tape collections

Digitising Betacam SP video tapes

We have recently been digitising Betacam SP (‘superior performance’) video recordings, a cassette based component analogue format that is used extensively in the broadcast world. Betacam SP offered fantastic video and audio quality from its introduction in 1986, and a very similar digital cassette,  Digital Betacam, is still used now.

Betacam SP was commonly used throughout the ’90s and ’00s and was not threatened with obsolescence as many older formats are. However Betacam VTR machines will soon become very hard to find spares for, thus becoming another threatened video tape format. Luckily at Greatbear we have every type of Betacam machine (PAL and NTSC) available, as well as spare parts (such as head drums), so we are able to migrate analogue formats to digital so they can be utilised by current media practitioners.

A Betacam SP tape in its case with the case open so you can see the contents.

The tapes that have inspired this post are public domain tapes from the National Archives in the USA. They feature the tension filled politics of the Cold War, including footage of President John F. Kennedy, missile silos, Stalin, B29s taking off, graphics of the Iron Curtain, air raid warnings and people running into shelters. Collectively they give a powerful impression of Cold War international relations from the perspective of the American government.

The tapes were sent to us by renowned investigative journalist Paul Lashmar and were the raw material for his BBC Timewatch programme Baiting the Bear: How the real life Doctor Strangelove brought us close to Armageddon, aired in 1996.

Paul has covered many of the main news stories of the past 30 years related to terrorism, intelligence, organised crime, offshore crime, business fraud and the Cold War. He has written for newspapers such as the Independent on Sunday, the Guardian and the Evening Standard, is a regular TV and radio broadcaster and a lecturer in journalism at Brunel University.



Posted by greatbear in video tape, 1 comment

Sony High Density V-60H video tape digitised for Comhaltas

We were recently contacted by Frank Whelan of the Comhaltas Regional Resource Centre who wanted us to digitise a recording of the Fleadh Cheoil traditional music festival in Buncranna, Co. Donegal in 1975.

Frank sent us an EIAJ ½ inch video that was recorded on a Sony High Density V-60H video tape for Helican Scan Video Tape Recorder. The tape was suffering from binder hydrolysis (often referred to as sticky shed syndrome), so needed treatment before it could be played. The tape was incubated and cleaned before the digitisation process.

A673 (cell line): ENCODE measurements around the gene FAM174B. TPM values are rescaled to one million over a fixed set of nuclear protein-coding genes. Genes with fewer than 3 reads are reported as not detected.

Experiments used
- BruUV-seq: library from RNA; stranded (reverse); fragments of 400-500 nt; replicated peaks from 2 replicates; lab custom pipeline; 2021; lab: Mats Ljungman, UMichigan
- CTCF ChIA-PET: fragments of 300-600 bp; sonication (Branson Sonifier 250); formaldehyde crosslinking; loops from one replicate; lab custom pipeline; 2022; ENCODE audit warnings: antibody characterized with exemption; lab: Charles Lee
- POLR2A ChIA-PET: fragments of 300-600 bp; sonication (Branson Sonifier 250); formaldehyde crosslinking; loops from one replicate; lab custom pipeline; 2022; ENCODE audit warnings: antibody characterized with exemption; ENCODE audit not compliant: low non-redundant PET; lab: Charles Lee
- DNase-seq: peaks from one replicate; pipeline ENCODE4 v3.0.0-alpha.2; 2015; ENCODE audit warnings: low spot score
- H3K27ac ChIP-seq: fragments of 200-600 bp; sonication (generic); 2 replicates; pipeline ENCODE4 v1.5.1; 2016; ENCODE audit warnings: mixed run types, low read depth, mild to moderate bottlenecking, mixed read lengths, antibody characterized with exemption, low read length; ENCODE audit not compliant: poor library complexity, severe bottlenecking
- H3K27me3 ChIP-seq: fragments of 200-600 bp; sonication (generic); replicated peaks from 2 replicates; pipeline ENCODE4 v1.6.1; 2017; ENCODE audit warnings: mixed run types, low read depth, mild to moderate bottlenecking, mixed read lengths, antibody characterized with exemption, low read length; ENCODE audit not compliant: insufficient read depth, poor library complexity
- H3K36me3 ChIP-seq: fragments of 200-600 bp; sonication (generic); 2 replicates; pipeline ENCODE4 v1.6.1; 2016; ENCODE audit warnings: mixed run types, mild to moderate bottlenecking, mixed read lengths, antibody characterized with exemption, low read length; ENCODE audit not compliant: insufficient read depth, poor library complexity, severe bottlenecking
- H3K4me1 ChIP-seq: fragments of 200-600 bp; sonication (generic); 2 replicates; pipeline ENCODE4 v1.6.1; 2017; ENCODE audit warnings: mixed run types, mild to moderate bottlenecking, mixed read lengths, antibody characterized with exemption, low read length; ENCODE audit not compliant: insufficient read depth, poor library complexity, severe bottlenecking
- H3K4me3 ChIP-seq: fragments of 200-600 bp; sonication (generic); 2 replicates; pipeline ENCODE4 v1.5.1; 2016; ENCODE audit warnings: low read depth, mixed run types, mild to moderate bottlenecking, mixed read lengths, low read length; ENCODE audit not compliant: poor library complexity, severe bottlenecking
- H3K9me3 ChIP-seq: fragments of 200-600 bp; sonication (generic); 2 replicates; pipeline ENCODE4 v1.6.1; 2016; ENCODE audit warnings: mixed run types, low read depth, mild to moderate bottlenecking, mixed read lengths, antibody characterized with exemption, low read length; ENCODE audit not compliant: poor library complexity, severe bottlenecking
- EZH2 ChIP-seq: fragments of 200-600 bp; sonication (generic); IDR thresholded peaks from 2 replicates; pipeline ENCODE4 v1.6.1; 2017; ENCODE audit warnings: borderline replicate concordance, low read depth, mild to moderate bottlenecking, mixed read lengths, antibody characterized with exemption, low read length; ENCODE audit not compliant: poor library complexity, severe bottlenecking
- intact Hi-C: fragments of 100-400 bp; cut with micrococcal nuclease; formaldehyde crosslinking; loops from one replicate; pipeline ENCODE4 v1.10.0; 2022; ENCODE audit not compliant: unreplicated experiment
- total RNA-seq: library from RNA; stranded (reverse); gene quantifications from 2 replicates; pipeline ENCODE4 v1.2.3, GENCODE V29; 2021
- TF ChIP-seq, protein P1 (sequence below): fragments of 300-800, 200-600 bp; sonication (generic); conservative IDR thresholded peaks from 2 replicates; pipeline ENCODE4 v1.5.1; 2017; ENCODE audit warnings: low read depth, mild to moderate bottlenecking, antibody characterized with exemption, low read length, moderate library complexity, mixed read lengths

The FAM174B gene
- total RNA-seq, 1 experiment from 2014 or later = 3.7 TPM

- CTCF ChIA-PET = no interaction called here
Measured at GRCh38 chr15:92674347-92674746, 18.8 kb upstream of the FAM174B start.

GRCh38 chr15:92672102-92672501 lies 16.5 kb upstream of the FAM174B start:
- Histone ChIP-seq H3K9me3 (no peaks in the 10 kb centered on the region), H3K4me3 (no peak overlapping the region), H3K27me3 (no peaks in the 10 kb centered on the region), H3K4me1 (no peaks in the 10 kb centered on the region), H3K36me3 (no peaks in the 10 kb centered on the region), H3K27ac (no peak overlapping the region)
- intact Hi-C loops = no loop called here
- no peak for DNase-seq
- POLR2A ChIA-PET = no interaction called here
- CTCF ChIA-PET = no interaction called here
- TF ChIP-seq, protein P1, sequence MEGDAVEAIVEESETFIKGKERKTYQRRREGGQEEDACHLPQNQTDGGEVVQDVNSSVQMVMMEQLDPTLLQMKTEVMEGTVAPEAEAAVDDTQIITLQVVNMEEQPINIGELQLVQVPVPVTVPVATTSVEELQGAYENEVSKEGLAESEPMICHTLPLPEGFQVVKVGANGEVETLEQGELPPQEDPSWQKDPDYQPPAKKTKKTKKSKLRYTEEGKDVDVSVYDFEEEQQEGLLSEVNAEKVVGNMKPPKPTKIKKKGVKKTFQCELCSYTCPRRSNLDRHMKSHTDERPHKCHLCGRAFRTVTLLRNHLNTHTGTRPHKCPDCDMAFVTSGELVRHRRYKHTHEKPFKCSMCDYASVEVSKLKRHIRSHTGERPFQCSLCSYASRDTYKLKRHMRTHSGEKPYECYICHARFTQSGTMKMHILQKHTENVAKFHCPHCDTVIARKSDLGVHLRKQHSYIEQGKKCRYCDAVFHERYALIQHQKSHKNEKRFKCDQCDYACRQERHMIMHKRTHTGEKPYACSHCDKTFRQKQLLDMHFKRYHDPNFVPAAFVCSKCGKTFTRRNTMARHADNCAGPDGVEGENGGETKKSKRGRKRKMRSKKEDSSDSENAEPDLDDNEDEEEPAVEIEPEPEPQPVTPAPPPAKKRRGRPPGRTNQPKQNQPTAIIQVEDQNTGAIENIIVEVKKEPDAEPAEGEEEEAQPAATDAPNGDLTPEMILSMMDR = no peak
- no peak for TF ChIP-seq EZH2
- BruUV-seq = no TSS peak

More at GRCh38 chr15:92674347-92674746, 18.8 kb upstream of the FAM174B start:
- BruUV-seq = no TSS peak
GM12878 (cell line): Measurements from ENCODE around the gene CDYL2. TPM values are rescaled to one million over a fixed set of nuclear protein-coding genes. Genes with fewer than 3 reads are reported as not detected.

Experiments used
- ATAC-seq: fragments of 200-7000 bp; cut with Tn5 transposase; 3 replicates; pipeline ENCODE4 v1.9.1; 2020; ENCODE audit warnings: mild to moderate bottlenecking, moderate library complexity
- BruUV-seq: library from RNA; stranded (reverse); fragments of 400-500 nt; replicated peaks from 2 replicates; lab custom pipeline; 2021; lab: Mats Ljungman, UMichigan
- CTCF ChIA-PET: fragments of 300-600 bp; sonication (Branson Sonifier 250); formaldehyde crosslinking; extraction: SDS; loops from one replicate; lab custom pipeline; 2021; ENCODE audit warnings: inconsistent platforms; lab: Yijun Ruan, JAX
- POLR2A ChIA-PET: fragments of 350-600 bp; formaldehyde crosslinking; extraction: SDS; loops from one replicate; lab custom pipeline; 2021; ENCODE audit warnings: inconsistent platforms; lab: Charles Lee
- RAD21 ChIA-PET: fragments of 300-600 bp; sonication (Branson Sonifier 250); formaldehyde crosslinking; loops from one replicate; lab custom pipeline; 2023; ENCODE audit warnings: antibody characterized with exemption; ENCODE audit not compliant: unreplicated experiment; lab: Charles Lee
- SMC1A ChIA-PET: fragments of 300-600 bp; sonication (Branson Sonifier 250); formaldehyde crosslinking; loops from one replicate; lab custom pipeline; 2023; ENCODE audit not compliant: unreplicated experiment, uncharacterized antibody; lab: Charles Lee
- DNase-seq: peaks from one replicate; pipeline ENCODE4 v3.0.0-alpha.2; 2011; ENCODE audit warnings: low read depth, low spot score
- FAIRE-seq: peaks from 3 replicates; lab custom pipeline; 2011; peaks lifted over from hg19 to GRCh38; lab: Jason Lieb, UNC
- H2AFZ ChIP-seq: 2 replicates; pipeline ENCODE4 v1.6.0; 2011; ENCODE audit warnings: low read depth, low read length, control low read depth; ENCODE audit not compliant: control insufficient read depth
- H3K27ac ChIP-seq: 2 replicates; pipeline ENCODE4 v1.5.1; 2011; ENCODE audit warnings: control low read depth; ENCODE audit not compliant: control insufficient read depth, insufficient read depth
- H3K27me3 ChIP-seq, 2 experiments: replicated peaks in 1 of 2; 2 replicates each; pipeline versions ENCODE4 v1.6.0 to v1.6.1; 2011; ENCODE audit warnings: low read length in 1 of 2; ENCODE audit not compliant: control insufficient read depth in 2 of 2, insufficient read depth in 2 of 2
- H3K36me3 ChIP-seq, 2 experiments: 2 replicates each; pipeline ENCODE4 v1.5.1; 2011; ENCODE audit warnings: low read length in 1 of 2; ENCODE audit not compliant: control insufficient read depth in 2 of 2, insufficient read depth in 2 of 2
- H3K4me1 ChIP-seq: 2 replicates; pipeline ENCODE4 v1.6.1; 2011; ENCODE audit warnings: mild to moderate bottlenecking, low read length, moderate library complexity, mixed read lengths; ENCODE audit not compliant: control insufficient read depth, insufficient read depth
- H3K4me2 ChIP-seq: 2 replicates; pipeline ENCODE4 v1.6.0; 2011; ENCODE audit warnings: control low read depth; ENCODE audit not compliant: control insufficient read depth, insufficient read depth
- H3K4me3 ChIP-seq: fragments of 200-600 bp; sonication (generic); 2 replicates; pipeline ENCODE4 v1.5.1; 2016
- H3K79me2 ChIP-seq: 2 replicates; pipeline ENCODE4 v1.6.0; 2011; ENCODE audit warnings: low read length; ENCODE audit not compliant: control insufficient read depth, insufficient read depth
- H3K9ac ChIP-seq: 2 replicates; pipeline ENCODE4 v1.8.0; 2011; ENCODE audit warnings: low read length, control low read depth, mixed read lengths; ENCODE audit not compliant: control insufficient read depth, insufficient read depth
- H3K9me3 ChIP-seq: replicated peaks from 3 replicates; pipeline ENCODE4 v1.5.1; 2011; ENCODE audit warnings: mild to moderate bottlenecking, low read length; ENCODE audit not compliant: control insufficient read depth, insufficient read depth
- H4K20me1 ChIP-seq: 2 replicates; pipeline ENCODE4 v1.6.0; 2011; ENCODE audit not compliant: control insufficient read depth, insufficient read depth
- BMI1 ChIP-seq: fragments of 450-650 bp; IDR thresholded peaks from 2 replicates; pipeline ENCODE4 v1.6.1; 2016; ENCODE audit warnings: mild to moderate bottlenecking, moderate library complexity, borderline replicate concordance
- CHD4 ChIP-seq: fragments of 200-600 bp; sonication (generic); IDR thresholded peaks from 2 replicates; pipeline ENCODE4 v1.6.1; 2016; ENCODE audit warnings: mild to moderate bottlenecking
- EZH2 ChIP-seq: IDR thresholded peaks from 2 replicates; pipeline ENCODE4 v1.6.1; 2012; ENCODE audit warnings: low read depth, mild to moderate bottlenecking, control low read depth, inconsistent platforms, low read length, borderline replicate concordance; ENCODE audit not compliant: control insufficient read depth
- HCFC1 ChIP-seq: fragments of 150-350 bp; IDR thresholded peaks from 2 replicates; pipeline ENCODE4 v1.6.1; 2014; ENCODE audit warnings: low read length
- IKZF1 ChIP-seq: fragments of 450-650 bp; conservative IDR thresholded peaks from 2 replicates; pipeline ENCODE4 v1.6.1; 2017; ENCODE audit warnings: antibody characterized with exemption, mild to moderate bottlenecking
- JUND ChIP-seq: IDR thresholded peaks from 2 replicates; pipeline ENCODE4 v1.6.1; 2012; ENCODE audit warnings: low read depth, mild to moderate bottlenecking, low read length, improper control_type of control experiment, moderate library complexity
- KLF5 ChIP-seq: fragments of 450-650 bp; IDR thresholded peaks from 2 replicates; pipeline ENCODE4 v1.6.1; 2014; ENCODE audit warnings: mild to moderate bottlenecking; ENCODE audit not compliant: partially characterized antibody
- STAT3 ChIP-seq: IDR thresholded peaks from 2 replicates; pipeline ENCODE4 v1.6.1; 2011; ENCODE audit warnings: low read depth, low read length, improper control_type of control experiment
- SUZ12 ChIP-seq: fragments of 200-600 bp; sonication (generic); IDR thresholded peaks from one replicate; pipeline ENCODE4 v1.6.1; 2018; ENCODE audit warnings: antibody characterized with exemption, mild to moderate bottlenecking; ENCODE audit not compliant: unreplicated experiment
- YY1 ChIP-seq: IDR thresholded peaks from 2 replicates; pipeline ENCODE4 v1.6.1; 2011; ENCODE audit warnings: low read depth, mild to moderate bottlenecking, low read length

A Sony V-60H high density video tape

The recording contains fascinating footage of solo and group performers from the biggest traditional Irish musical festival in the world. The first Fleadh Cheoil took place in 1951 and has happened every year since. Comhaltas are currently collecting archive material for every year the festival was held in order to create a document for future generations. The digitised film will go towards an exhibition and will be stored in a research facility focused on Irish traditional music.

This is an excerpt of the film that Frank kindly said we could use on our site.

Posted by greatbear in video tape, 3 comments

Cassette tape, reel to reel and vinyl transfer support Bristol Archive Records

bristolarchiverecords.com website screen grab

We’ve recently been proud to be regularly involved in the transfer of a range of rare and often unique recordings of great but often forgotten Bristol bands from the late 1970s onwards.

Bristol Archive Records

“… aims to showcase music from the diverse Bristol Music scene and provide a historical account / document of all things Bristol that should never be forgotten. Many of the artists and releases are rare, unknown or never before released. The material has been lovingly digitally remastered from vinyl, ¼ inch tape, dat or cassette. The original vinyl releases would generally have been limited to runs of 1000 copies or less.”

Many of the recordings have survived well over the years and sound great, a testament to the bands and the engineers that recorded them.

Listen to them here…

Posted by greatbear in audio tape, 2 comments